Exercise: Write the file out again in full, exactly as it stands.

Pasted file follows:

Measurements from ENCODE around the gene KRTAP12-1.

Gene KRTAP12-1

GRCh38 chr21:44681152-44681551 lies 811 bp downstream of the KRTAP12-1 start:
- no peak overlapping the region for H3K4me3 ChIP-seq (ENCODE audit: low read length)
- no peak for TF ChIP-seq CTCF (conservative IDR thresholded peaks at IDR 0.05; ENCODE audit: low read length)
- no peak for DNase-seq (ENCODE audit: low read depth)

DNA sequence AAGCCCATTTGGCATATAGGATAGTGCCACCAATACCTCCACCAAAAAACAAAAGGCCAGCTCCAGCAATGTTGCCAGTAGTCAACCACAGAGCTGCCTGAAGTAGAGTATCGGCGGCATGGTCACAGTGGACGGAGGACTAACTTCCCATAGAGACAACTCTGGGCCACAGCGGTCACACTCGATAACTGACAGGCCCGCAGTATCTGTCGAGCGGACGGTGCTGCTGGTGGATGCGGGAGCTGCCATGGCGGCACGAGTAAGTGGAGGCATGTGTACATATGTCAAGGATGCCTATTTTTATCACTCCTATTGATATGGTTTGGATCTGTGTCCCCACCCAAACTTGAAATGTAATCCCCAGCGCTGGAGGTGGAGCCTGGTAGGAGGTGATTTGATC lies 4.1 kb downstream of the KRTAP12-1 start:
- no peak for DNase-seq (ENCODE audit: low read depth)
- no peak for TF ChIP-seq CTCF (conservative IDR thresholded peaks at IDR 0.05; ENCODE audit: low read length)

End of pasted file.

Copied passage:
Measurements from ENCODE around the gene KRTAP12-1.

Gene KRTAP12-1

GRCh38 chr21:44681152-44681551 lies 811 bp downstream of the KRTAP12-1 start:
- no peak overlapping the region for H3K4me3 ChIP-seq (ENCODE audit: low read length)
- no peak for TF ChIP-seq CTCF (conservative IDR thresholded peaks at IDR 0.05; ENCODE audit: low read length)
- no peak for DNase-seq (ENCODE audit: low read depth)

DNA sequence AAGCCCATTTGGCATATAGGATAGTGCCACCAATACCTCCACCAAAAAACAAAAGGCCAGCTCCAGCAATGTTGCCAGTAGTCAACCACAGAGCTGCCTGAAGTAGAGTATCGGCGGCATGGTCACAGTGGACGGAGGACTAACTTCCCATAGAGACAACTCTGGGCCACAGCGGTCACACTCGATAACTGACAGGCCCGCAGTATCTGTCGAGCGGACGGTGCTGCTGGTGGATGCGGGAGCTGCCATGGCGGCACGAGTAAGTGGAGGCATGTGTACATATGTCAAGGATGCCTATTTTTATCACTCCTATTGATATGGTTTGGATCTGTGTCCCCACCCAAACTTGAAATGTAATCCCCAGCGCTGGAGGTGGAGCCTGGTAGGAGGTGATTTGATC lies 4.1 kb downstream of the KRTAP12-1 start:
- no peak for DNase-seq (ENCODE audit: low read depth)
- no peak for TF ChIP-seq CTCF (conservative IDR thresholded peaks at IDR 0.05; ENCODE audit: low read length)